“Language is inextricably entwined with our mental life–our perceiving, our remembering, our attending, our comprehending, our thinking–in short, all of our attempts to make sense of our experience in the world.” (Lindfors, 1991, p.8)

 

Just like you, I am a big fun of bilingual education, bilingual parenting, and bilingual life. As a native Chinese, I am so glad to see more and more non-Chinese speakers are learning Chinese.

In my opinion, all children, whose native tongue is not Chinese, should learn Chinese as second language. Learning Chinese will give the younger generation a sharp-edge advantage in every aspect of their future life, strategically, culturally, and practically.

1. China is rising: The world is changing fast – and China is one leader. China is the second largest economy in the world after that of the United States with a GDP of $7.8 trillion in 2008. Its red-hot economy has remained a double-digit growth for more than a decade (a better-than-expected 7.9% GDP growth in the second quarter of 2009 even during this deep recession).

Per capita income has grown at an average annual rate of more than 8% over the last 30 years, and a few analysts are even predicting that the Chinese economy will be larger than that of the U.S. by 2020.

Backed by this impressive economic growth, China is emerging as one of the world greatest powers. Its international influence has grown substantially. China will continue to play a major role in world affairs in the new century.

To take advantage of this huge economic shift and opportunities, learning Chinese is a great way to give your children a sharp advantage in this increasingly competitive and uncertain world.

2. Join the global community – Believe it or not, the majority of the world does not speak English, but Chinese. Chinese language is the number one spoken language in the world, with more than 1.3 billion speakers worldwide. Among them, about 885 million speak Mandarin, China’s official language and dominant dialect.

Chinese-language speakers not only live in mainland China and Taiwan, but also spread throughout Southeast Asia, including Indonesia, Philippines, Thailand, Singapore, and Malaysia.

 

3. Better understand Chinese culture. Unlike most languages, Chinese has a unique ideographic writing system, which provides visual comprehensibility. The grammatical structure of Chinese is not only logical, but also pragmatic, related to the particular way of Chinese thinking. Learning Chinese opens up the culture of one of the world’s oldest civilizations.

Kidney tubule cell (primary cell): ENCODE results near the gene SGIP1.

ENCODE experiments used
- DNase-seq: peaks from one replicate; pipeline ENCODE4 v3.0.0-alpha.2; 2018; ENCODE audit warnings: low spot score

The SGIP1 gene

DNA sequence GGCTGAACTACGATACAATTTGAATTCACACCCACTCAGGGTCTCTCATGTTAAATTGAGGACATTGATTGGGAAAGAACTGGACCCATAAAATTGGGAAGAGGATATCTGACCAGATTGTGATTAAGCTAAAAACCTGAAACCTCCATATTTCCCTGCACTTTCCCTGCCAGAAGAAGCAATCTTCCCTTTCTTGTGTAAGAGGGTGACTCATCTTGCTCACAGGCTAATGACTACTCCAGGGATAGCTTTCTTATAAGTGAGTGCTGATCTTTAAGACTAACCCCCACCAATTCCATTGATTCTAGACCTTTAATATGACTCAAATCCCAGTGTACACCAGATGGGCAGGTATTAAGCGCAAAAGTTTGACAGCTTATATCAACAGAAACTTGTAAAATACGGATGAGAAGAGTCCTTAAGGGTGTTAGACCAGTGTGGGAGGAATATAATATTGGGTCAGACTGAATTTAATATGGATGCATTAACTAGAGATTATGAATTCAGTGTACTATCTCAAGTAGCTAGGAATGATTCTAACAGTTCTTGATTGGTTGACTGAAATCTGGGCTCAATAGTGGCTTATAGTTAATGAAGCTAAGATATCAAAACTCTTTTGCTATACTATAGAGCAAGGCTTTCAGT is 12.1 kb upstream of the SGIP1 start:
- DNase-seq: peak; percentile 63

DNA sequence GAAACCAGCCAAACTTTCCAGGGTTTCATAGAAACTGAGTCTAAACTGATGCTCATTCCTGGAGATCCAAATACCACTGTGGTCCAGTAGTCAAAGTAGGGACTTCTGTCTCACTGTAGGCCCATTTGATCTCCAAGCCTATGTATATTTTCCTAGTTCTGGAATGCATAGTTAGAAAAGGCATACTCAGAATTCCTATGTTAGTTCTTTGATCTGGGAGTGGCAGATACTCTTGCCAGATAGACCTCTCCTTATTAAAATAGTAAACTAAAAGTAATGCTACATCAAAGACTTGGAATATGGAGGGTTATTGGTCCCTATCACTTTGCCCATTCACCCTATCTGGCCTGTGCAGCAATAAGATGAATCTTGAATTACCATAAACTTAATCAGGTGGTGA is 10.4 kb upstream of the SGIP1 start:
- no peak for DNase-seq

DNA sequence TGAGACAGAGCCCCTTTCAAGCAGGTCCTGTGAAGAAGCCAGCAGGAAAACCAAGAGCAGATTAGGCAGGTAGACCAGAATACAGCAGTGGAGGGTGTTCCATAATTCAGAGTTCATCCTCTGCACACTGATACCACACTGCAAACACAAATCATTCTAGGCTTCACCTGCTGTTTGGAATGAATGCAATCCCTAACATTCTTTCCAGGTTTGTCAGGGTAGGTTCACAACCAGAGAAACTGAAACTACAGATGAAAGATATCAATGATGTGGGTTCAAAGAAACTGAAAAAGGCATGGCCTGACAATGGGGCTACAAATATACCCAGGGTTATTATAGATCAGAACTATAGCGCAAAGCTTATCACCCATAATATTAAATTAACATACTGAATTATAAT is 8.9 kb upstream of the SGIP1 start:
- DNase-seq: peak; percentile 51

4. Make life easier: China has been US’s top 1 trading partner for years (the newest total trade volume is $333.7 billion in 2008). It is the world’s second-largest consumer market, soon to be the first.

Ninety percent of Fortune 500 top global companies already have presence in China. By July 2009 37 China-landed firms landed on the list of Fortune 500, an all-time high. Experts predict one-fifth to a quarter of the biggest global players might be Chinese in five to 10 years. Furthermore, China is maturing from the factory of the world and moving up the technology food chain.

As China continues to open to the world, learning Chinese will enable your children more employment opportunities in various fields such as business, government, international relations, information technology, tourism, education, translation and much, much more.

Besides, being able to communicate in Chinese and understanding the local way of life will make the business and personal trips to China more convenient and fruitful.

There are one thousand reasons more for why children should learn Chinese. But to us parents, one reason is enough: you want to lay down the best foundation for your little one’s future, right?

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After words: After I finished this article, I happened to run across Jim Rogers’s 2007 book: A Bull in China: Profitably in the World’s Greatest Market.

In this indispensable book, one of the world’s most successful investors, Jim Rogers, tells his readers frankly: “just as the nineteenth century belonged to England and the twentieth century to America, so the twenty-first century will be China’s turn to set the agenda and rule the roost… the very best advice of any kind that I can give you is to teach your children or your grandchildren Chinese. It is going to be the most important language of their lifetime.”     

Reference:
Gavin Immer (2007). Interview with Wang Lao Shi (Mrs. Rose Healey), Chinese Teacher, retrieved from the World Wide Web: http://www.fwhsfocus.com/fall2007/chineseinterview.htm

Lindfors, J. W. (1991). Children’s language and learning (2nd ed.). Boston: Allyn and Bacon.

Rogers, J (2007): A Bull in China: Profitably in the World’s Greatest Market, Random House: New York.

 

 

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How to say mom, dad and baby in Chinese?
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How to say aunt and uncle in Chinese?

Tags: , , , , | categories Bilingual Baby, From Lina | | datetime July 22, 2009 8:46 am | comments Comments (2)

Comments

  1. 1
    Lizzy Allan // August 15th, 2013 at 6:54 pm

    This is such a great post, Lina. It’s really got me thinking. I would love my son (who’s almost 9) to learn Chinese but I’m not sure of the best way to go about it. We live in a country town so opportunities for learning in a class environment do not exist. I am going to keep exploring your blog for more tips. Thanks again, wonderful article.

  2. 2
    Lina // August 15th, 2013 at 8:15 pm

    @lizzy: Glad that you like the article. I am going to teach Chinese to first graders beginning the coming Sunday. Most of my students are from non-Chinese families and have little Chinese language basics. I would love to find a fun and enjoyable way to teach them Chinese. I will explore this in my future posts. Stay tuned!

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